The Echo of Twilight: A Novel. Judith Kinghorn. Penguin Publishing Group. January 2017. 400 pp. ISBN #: 9780451472106.
Pearl Gibson loves to travel, to move up, to make up names for herself and tales she tells strangers, lying to embellish and enchant mundane reality! She’s good at it or perhaps one should say she was good at it until she was caught in one of her brilliant fabrications. On the way to interview for a job as a lady’s maid, she gives her name as Ottoline, the name of her soon to be employer, to a fine looking man she meets at a railroad station. Just a stranger, right? Ha!
In fact, the real Ottoline Campbell who hires Pearl is a unique woman who does exactly as she pleases during an era when women’s roles were quite circumscribed. Ottoline’s attitude to Pearl from the very beginning is more of a friend than employer, although when displeased she lets Pearl know her place. Very quickly, Pearl learns about the family secrets but it isn’t her place to comment. Pearl then meets a family relative and they immediately bond. Now Ottoline has a secret that binds her to Pearl even deeper, a truth that is unfortunately or fortunately, depending on one’s point of view, shunted to the side with the beginning of World War I in 1914. Ottoline’s sons and so many other sons in the area join the military fight out of patriotic duty. Some will die; some will return as scarred, traumatized wrecks! Pearl soon has a secret that she entrusts to Ottoline, who now evolves into Pearl’s protector and more than friend.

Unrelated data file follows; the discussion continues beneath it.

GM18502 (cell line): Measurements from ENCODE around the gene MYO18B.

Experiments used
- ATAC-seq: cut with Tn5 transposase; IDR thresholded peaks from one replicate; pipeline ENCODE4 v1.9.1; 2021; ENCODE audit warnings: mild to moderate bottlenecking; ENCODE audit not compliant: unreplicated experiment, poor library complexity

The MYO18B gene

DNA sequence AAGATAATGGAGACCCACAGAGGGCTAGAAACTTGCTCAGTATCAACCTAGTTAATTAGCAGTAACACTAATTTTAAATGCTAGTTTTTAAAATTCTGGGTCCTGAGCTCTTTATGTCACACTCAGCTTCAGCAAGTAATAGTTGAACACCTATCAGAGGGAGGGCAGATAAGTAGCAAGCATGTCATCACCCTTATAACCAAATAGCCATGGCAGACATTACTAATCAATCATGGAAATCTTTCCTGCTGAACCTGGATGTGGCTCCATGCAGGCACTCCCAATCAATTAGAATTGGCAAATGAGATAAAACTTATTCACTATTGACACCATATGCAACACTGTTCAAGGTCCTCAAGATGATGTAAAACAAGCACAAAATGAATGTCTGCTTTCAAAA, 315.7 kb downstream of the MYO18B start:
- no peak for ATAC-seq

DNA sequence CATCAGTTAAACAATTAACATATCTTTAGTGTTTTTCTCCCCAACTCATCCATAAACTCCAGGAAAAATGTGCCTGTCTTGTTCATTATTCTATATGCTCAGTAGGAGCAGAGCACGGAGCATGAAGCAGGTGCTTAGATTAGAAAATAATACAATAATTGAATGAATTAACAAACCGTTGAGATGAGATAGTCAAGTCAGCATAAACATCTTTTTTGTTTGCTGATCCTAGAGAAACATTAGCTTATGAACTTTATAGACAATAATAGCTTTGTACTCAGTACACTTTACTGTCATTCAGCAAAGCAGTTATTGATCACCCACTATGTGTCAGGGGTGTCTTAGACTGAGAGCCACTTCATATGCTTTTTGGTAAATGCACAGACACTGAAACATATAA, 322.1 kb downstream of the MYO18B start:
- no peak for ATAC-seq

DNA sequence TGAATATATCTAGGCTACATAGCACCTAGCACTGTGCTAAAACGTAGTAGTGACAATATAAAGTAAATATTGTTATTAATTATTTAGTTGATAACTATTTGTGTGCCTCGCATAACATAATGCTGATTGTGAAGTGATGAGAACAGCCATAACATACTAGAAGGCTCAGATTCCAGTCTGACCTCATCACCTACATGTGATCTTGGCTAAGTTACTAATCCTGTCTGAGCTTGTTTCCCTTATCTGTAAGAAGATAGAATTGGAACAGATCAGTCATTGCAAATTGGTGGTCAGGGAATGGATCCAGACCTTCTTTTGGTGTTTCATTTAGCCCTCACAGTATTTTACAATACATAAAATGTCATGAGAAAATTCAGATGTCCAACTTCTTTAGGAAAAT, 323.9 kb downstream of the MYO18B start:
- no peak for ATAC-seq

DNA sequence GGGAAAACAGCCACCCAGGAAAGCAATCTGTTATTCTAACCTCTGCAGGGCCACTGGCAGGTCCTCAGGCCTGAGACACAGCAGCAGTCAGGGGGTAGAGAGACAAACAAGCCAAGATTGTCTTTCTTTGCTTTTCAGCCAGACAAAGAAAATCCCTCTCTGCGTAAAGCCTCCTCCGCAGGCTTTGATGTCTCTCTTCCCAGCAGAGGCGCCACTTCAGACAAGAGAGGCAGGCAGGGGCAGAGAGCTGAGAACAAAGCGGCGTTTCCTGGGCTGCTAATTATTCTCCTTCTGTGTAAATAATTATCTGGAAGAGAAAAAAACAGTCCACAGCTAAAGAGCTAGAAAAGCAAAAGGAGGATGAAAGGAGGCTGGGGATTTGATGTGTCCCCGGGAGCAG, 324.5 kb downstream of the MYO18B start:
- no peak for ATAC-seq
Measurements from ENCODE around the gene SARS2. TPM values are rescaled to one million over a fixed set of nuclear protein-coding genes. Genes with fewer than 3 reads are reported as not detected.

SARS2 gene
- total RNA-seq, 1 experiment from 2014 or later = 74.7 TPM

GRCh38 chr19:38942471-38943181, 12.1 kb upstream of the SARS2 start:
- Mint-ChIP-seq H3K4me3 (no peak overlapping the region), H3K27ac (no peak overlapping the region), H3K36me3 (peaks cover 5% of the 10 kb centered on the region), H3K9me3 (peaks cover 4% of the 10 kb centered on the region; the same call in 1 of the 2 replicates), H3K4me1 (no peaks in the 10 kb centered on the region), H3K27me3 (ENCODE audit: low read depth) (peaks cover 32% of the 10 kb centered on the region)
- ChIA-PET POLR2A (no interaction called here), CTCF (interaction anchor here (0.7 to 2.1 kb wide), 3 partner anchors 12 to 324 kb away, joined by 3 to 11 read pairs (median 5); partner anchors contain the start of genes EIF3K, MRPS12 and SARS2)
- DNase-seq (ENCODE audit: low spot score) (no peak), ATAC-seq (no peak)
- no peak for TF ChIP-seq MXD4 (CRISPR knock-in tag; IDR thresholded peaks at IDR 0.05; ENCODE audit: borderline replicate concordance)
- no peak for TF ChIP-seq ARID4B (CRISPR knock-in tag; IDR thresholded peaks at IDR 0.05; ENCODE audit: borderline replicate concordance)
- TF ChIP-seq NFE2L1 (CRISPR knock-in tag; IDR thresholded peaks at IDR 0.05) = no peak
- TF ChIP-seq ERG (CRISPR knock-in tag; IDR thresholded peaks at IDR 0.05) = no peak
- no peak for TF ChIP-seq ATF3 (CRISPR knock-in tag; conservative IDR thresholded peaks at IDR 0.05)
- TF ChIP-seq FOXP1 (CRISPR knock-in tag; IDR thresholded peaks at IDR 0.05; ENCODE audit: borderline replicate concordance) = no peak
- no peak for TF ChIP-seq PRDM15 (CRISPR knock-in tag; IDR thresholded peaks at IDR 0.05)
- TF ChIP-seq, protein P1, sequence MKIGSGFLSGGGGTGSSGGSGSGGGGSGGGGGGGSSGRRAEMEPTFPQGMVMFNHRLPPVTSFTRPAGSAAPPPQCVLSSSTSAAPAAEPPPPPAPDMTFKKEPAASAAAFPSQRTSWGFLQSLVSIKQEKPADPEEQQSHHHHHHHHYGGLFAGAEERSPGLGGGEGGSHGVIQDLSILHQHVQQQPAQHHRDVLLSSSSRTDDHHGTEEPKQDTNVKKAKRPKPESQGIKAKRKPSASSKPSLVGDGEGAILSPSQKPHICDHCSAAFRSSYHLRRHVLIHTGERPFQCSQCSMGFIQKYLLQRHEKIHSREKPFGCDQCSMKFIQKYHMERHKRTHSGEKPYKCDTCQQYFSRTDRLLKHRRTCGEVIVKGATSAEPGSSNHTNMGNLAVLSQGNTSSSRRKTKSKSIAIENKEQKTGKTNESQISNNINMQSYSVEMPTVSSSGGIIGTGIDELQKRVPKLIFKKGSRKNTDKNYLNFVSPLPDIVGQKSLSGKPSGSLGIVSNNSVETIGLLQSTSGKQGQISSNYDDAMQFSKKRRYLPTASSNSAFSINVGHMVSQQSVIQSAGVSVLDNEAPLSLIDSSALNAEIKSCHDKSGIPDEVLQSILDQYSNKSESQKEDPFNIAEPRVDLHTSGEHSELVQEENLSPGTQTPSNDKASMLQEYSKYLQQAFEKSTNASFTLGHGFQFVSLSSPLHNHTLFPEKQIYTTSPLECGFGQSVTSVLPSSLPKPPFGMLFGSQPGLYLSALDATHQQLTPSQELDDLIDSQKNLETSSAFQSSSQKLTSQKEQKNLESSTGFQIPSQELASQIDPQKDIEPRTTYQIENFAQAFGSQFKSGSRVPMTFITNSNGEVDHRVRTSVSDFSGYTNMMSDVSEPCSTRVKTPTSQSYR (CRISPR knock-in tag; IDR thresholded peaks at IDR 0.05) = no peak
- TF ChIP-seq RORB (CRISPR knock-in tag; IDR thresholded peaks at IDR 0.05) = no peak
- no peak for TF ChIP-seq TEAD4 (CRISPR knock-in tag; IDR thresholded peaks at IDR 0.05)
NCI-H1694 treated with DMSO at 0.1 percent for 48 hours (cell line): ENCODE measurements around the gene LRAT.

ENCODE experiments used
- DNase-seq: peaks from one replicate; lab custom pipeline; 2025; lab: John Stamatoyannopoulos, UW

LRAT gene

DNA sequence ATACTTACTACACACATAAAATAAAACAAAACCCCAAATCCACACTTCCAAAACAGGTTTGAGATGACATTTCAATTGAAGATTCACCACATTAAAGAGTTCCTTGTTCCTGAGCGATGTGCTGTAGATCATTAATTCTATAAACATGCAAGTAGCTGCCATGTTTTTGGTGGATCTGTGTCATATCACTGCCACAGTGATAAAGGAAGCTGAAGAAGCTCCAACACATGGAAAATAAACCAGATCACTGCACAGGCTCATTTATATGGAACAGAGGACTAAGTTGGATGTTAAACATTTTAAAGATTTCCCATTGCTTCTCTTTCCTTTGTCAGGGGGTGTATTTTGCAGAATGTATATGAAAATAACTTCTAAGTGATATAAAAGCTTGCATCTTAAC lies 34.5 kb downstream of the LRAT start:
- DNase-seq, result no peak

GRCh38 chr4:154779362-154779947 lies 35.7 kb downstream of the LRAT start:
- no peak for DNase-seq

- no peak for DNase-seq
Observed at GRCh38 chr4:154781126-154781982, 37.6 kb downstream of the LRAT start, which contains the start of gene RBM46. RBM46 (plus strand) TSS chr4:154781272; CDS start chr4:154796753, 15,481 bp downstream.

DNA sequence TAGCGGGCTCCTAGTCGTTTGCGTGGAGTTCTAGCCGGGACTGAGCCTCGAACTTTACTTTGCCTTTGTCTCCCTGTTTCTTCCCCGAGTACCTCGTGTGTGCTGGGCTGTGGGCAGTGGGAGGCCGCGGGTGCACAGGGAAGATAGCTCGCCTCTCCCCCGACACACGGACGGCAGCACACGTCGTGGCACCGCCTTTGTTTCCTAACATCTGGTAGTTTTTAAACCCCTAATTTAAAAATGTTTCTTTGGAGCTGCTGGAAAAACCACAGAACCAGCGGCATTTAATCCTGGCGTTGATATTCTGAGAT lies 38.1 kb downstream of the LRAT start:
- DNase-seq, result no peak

Pearl’s tension from the war and its shocking effects builds up until one day she breaks and spews out what she perceives as the truth, an act that mandates she leave the Campbell home to become the independent woman she needs to be. Years later, she will return under totally unexpected circumstances.
This story has been told many times before this novel was written. The essence of this story, however, is quite unique. What rules our lives – fate, destiny, choices, rebellion, conformity – what? Judith Kinghorn is a very skilled author who crafts a mesmerizing account of how the vicissitudes of life dramatically shift during wartime. Every character is dramatically changed forever and the reader is honored to have shared the dramatic lives within these pages.
The Echo of Twilight is an amazing work of historical fiction that this reviewer highly recommends!
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